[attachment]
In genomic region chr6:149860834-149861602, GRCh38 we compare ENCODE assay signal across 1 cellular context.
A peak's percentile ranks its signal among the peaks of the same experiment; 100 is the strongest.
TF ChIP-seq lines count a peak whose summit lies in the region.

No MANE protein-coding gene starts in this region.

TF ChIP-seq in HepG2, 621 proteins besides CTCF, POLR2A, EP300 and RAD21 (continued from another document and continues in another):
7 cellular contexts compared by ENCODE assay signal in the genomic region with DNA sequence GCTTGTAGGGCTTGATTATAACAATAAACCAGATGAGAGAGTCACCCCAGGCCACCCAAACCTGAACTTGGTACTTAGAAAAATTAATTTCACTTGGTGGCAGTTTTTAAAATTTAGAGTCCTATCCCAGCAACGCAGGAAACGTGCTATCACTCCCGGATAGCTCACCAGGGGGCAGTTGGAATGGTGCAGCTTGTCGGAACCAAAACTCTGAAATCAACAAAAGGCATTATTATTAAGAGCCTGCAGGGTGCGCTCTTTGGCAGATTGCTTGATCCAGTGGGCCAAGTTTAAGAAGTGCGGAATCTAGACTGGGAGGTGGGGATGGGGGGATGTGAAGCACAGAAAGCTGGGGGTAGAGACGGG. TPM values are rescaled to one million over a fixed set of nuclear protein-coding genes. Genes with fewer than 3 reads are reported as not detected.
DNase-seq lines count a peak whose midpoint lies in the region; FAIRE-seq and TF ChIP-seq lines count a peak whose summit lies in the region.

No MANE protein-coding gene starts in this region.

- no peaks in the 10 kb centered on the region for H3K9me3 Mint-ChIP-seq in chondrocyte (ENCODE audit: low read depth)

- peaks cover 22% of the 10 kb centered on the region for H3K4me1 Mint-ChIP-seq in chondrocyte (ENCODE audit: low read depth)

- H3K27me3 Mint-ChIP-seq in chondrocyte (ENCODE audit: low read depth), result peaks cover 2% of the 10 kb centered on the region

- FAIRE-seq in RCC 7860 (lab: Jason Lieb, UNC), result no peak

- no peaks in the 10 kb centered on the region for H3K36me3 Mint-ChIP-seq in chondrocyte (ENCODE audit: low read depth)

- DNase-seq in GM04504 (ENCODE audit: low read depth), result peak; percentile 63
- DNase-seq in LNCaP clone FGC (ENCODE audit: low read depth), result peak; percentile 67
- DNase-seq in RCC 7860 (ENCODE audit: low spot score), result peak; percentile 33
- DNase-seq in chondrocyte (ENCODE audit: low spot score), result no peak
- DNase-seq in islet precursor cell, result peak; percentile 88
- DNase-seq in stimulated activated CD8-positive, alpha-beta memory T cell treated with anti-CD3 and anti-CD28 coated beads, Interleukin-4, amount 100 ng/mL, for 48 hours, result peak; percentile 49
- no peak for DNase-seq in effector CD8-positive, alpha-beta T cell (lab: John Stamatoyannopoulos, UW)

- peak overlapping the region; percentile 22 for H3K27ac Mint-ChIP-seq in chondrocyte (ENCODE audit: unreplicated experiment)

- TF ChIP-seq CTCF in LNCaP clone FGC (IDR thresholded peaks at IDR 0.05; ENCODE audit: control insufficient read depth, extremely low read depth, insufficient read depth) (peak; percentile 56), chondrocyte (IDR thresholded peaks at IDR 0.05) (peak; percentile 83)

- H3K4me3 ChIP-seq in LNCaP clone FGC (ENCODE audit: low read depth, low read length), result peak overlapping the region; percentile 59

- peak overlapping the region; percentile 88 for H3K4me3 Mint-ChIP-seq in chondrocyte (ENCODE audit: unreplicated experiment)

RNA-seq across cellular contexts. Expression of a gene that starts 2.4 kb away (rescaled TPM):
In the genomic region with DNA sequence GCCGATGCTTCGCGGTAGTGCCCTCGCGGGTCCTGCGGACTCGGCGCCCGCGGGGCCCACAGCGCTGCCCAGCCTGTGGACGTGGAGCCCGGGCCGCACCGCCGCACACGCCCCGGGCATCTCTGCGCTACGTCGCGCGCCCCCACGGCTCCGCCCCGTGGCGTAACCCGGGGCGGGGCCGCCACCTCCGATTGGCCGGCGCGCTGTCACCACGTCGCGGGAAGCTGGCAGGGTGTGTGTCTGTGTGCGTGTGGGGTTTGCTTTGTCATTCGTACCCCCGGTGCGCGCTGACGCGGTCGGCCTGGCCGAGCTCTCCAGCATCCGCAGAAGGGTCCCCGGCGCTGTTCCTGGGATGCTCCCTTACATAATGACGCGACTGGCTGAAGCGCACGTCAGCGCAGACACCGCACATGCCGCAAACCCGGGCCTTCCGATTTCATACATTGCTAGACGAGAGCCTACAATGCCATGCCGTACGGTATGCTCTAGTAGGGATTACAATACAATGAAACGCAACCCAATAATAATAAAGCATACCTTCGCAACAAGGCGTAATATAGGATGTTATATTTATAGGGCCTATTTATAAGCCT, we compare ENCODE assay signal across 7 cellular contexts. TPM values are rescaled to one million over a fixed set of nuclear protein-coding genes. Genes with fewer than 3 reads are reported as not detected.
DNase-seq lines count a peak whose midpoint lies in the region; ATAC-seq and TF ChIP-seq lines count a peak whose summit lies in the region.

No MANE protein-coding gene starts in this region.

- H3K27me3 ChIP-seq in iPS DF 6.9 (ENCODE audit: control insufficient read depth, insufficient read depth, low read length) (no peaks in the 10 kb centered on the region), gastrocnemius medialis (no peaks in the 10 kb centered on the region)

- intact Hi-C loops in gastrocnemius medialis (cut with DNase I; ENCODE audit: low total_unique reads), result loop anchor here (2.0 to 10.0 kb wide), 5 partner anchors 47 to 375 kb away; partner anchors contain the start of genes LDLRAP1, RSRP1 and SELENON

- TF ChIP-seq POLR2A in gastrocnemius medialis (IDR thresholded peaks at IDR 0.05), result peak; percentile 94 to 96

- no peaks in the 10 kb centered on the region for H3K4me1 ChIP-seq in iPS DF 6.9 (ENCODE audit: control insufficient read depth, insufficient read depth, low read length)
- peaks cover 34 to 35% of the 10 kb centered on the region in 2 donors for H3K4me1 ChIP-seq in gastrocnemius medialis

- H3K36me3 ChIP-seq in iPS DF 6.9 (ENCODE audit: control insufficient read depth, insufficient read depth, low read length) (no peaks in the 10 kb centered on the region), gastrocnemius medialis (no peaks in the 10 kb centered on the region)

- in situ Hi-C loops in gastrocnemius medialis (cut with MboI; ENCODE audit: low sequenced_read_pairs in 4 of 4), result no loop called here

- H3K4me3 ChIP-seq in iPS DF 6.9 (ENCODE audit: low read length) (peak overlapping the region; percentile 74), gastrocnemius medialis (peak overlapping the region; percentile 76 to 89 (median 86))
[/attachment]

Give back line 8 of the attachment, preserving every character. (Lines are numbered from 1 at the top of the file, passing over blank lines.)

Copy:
No MANE protein-coding gene starts in this region.